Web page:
2) We view the plane of LHS 1140b's orbit almost edge-on from here, so each time it goes around its star, we get nearly the longest transit time possible, and
3) Since it is much closer to it star than Earth is to the Sun, it only takes about 25 of our days for the planet to make one orbit. This means we can get repeated observations of the transit of LHS 1140b in only a small amount of time, and thus gather an amazing amount of science for just a small investment.
"This is the most exciting exoplanet I’ve seen in the past decade," Jason Dittmann of the Harvard-Smithsonian Center for Astrophysics, who led the team in this discovery, said in an ESO press release. "We could hardly hope for a better target to perform one of the biggest quests in science -- searching for evidence of life beyond Earth."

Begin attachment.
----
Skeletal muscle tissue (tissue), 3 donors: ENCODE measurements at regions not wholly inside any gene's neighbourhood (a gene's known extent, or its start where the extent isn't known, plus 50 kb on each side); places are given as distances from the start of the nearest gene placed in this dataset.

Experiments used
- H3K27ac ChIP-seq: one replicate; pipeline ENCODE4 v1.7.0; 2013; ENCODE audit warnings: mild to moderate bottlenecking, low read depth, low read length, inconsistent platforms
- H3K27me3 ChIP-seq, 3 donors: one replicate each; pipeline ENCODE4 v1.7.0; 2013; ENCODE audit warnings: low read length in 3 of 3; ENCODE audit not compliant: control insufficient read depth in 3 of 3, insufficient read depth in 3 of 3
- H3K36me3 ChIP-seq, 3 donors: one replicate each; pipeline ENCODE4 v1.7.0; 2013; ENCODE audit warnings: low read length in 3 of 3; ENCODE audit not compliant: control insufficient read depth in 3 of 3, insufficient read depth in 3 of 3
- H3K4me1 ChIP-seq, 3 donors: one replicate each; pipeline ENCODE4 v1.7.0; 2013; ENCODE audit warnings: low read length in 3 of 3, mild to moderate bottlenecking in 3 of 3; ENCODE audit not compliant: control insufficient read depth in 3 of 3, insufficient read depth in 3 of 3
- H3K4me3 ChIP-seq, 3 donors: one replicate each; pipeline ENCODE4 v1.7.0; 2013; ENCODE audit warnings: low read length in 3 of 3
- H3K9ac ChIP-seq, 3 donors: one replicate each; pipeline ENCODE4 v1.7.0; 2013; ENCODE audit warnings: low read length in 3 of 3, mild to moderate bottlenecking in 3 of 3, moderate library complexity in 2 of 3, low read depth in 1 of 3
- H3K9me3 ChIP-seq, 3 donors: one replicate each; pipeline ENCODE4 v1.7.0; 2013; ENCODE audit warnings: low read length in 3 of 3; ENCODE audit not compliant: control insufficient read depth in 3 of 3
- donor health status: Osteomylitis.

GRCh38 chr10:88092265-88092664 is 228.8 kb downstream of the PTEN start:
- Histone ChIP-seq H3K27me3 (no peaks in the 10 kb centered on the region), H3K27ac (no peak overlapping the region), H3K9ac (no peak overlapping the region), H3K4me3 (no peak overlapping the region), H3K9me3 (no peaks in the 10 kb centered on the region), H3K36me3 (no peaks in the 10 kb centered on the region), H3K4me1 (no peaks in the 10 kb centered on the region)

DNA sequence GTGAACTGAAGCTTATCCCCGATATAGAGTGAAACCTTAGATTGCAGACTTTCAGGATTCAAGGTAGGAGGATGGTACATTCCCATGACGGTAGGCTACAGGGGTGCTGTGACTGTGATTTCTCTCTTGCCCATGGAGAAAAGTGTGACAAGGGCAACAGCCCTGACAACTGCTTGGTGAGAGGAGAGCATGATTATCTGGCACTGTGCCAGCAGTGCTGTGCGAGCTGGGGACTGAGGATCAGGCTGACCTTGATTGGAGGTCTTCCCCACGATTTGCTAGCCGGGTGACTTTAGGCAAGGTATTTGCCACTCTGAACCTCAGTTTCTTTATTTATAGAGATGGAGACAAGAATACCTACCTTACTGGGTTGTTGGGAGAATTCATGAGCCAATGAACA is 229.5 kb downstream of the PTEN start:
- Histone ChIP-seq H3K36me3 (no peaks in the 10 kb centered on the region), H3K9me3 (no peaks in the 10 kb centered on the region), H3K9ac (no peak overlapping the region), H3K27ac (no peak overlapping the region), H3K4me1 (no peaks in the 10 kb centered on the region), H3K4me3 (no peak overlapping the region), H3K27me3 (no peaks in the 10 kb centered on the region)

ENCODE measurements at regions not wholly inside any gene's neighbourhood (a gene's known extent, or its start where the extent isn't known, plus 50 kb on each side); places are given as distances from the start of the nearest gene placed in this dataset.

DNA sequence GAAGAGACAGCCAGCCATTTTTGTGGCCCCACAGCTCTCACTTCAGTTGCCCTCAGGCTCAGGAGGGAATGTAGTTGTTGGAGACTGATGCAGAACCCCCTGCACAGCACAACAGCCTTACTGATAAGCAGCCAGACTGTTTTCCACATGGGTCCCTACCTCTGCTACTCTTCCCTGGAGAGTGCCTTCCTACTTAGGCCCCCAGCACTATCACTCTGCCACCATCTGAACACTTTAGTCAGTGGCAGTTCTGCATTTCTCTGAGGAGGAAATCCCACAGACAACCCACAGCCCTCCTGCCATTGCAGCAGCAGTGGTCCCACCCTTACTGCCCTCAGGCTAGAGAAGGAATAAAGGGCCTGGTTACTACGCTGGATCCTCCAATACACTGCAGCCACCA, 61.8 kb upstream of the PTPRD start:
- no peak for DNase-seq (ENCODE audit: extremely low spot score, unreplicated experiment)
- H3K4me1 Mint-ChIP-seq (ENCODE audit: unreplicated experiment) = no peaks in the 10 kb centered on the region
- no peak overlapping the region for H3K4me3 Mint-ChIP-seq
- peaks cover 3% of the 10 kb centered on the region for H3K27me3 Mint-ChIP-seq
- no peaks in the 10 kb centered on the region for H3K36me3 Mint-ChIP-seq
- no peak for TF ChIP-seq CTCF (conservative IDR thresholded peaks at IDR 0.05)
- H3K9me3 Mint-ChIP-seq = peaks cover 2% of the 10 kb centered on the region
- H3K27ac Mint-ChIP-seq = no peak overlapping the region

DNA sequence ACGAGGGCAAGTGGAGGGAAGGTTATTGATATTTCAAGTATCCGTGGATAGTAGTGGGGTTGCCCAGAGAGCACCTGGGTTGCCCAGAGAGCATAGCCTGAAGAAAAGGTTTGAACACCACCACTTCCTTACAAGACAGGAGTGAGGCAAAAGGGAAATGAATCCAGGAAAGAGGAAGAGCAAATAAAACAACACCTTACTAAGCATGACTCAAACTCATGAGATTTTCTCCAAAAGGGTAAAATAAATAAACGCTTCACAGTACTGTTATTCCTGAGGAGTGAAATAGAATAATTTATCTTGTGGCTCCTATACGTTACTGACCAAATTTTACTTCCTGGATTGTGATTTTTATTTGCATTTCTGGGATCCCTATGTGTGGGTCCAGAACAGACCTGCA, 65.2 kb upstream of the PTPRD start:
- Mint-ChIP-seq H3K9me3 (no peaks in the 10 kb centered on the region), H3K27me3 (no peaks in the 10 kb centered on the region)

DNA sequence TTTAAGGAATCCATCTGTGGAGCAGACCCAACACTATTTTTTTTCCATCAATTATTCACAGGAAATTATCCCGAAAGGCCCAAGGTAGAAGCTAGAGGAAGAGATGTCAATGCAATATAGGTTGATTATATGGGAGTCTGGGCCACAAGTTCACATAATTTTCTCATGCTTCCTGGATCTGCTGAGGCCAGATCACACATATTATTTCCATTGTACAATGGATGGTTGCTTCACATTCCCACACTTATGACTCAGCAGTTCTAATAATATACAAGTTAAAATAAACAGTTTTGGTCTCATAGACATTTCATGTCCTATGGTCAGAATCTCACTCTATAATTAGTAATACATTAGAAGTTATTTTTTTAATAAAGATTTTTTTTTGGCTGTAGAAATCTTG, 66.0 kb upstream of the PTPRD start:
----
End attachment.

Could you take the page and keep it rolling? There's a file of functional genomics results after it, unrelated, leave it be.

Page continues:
According to the European Southern Observatory (ESO), upcoming observations with Hubble will tell us more about this planet, and give us a better indication of what conditions there may be like!
A rare supernova brightening
For the very first time, astronomers have captured an Einstein Cross produced from a type Ia supernova!
A composite image showing the Einstein Cross from type Ia supernova iPTF16geu, as seen by different telescopes - the Palomar Observatory (background starfield) and (inset, left to right), the Sloan Digital Sky Survey, the Hubble Space Telescope (infrared), the Hubble Space Telescope (optical), and the Keck Telescope. Credit: Joel Johansson, Stockholm University